I say finally, but anyone who's ever been in an emergency room or even watches E. R. knows that a visit is an exercise in patience. Because I was the victim of a violent crime and had been hit in the head they were extremely cautious. I had a neck brace until about 9 the following night until they could be positive I had no broken bones.

My injuries were concentrated in my face. Concentrated is putting it politely, because the only other injuries I received were a defensive wound on my left arm and a couple of scratches on my hand. But my face - both eyes were swollen, my right jawbone was swollen, my lip was bruised, and there was blood around my nose and ears. My face is unrecognizable.

The next two days I spent in various states of sleep. Friends visited; I annoyed the nurses with my frequent requests for ice bags. For 24 hours I couldn't eat or drink anything, but morphine does an excellent job of dulling the need for nourishment. (I am NOT a fan of morphine. I don't understand how anyone can do that recreationally. It seeps into your bloodstream and immediately sends you to the land of Morpheus - and you want to stay there.)

When I started packing my things up Monday night I noticed that the metal clasp on my purse was broken in half. I said "Yes" because I knew that I had fought my assailant.

That may not have been the smartest thing to do. A friend of mine asked me why in the world I fought back. Initially I joked by saying "I'm Irish, a redhead, and a Taurus." Then I explained that I had seriously thought about my response and my pride in it. I've always wondered how I would react if I were ever attacked. I'm proud that I didn't act the helpless victim. I would rather look at my bruised face in the mirror and know that I stood up for myself than meekly let some stranger abuse me and walk away. When I explained that, he said "I get it."

There's very little chance that my attacker will be caught. I didn't get a good look at him, and like I said, what happened is a blur. I was hit in the head a few times.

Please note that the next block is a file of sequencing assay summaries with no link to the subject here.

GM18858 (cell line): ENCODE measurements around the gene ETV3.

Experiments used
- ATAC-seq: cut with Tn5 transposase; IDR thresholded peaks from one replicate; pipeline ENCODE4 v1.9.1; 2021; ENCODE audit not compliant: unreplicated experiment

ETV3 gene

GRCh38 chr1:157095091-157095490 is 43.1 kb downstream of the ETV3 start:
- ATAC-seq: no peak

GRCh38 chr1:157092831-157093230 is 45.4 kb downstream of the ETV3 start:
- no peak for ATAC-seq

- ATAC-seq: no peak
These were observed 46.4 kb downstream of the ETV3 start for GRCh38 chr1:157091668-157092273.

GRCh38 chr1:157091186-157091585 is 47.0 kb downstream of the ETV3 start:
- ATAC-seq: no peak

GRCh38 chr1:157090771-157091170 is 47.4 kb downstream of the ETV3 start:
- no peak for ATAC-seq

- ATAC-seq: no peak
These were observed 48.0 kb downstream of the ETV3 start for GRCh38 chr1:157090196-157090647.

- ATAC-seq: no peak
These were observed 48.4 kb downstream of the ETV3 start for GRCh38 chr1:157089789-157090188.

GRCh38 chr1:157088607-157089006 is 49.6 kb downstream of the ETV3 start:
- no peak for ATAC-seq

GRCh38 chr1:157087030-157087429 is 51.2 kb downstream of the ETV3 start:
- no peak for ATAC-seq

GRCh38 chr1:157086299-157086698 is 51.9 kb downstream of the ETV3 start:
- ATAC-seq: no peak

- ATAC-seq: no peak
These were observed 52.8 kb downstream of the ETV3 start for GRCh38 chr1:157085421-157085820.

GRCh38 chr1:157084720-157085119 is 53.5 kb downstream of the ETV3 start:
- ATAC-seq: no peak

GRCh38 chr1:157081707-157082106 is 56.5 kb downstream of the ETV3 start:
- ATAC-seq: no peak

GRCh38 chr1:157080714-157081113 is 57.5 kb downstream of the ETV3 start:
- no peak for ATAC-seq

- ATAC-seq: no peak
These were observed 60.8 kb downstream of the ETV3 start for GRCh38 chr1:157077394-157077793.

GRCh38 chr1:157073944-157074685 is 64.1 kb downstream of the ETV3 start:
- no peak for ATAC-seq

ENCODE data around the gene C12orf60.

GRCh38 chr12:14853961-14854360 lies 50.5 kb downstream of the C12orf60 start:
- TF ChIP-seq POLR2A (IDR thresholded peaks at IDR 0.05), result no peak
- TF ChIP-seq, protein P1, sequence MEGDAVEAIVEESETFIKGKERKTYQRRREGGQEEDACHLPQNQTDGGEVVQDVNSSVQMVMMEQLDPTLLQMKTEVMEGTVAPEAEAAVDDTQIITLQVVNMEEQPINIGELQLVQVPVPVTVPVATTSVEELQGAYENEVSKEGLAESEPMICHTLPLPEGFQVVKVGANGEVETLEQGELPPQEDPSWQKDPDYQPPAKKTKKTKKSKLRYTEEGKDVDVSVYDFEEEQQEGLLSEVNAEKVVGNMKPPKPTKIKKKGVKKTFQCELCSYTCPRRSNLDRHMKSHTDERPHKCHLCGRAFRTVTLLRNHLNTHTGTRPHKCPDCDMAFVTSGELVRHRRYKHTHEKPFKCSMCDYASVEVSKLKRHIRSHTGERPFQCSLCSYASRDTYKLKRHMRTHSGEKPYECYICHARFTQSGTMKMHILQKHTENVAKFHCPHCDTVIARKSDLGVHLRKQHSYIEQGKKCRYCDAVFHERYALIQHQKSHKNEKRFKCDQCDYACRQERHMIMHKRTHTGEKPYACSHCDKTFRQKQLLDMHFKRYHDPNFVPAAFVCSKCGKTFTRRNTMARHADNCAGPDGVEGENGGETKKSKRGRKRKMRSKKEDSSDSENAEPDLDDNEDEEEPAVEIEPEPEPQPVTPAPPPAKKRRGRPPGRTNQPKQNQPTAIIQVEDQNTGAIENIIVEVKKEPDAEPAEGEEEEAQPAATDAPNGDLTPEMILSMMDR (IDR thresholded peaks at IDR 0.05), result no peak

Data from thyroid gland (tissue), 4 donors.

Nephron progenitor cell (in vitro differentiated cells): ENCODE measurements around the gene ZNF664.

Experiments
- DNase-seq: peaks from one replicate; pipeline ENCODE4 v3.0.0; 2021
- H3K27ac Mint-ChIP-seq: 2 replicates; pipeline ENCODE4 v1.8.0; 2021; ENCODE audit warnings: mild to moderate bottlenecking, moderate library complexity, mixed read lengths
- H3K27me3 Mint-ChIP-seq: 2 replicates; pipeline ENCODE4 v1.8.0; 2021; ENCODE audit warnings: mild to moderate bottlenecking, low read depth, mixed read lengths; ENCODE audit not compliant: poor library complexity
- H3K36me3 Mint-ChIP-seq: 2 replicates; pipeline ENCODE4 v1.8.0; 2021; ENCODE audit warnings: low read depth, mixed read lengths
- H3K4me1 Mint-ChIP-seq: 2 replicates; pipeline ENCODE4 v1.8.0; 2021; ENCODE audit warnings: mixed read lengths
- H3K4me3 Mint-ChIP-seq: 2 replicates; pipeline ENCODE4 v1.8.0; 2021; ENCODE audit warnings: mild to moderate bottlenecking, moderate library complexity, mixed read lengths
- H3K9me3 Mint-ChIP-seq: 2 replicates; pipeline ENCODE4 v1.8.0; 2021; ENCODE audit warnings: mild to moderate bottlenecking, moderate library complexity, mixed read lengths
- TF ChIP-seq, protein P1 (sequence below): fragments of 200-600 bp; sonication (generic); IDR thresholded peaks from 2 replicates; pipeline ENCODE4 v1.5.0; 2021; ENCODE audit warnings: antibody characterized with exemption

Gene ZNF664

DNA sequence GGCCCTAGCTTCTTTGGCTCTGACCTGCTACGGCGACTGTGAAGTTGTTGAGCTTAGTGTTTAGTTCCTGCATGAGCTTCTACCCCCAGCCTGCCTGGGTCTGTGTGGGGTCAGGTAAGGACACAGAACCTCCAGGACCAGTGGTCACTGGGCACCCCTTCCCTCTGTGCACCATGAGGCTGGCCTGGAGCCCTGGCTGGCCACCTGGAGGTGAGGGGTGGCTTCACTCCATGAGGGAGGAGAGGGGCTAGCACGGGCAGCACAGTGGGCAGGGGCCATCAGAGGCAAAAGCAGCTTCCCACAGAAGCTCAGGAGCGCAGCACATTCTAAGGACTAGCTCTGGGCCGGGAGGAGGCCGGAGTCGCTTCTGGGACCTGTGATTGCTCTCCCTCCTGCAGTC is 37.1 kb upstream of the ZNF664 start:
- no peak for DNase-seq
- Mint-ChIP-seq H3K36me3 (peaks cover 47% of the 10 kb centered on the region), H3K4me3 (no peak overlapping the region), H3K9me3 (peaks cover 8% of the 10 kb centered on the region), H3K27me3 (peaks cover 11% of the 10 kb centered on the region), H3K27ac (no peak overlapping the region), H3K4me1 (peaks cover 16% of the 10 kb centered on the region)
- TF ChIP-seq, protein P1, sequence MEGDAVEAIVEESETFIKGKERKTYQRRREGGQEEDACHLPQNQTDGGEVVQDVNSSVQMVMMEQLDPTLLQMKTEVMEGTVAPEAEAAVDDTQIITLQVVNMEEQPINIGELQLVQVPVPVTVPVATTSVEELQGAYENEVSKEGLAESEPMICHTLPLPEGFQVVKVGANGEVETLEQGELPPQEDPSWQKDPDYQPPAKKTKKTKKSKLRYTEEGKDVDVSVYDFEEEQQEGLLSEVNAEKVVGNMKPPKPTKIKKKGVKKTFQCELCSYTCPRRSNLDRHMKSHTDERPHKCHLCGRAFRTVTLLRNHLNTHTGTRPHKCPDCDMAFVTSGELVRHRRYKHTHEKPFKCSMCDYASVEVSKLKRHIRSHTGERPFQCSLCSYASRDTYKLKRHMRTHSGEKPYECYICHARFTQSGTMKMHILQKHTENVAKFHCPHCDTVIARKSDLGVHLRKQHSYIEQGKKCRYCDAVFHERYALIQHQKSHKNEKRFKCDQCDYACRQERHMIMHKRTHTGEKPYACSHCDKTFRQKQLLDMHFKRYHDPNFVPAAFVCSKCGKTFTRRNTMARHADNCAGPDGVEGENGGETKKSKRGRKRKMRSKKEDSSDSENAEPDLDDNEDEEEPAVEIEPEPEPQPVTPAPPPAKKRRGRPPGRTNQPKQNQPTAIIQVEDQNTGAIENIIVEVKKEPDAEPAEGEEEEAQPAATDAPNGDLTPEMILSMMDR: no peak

Incredibly, he missed the digital camera, the MP3 player, and the $20 in cash. Instead he took my cell phone (which was found on the street the next day and returned by a good samaritan), my drivers license and my debit card. The detective implied that it wasn't just a robbery since he didn't take much of value and the damage was only inflicted to my face...

The full story as told first person by the victim can be found at

- Janq

· Premium Member
1,270 Posts

A gunman entered Action Pawn in the heart of downtown Easley on Thursday afternoon, killed the owner and shot at his wife, police said.

Owner John Bruin, 65, of 204 Shefwood Drive was fatally wounded around 1:40 p.m. Two shots were fired at his wife, Betty Bruin, who escaped unharmed, locked herself in the shop's walk-in vault and called authorities.

"He was a wonderful man, a great husband, a loving father," said Renee Clark, Bruin's niece. "He was known by everyone as being the sweet old man."

Easley police Maj. Tim Tollison said a white male entered the store, fired shots and began putting merchandise into a black bag.

Easley police released images from the store's surveillance video and said a man in the images is a suspect in the case. Officers described him as between 24 and 28 years old, with a large tattoo of a cross on his left arm. Tollison said he was wearing a white polo-style shirt and dark pants, possibly jeans.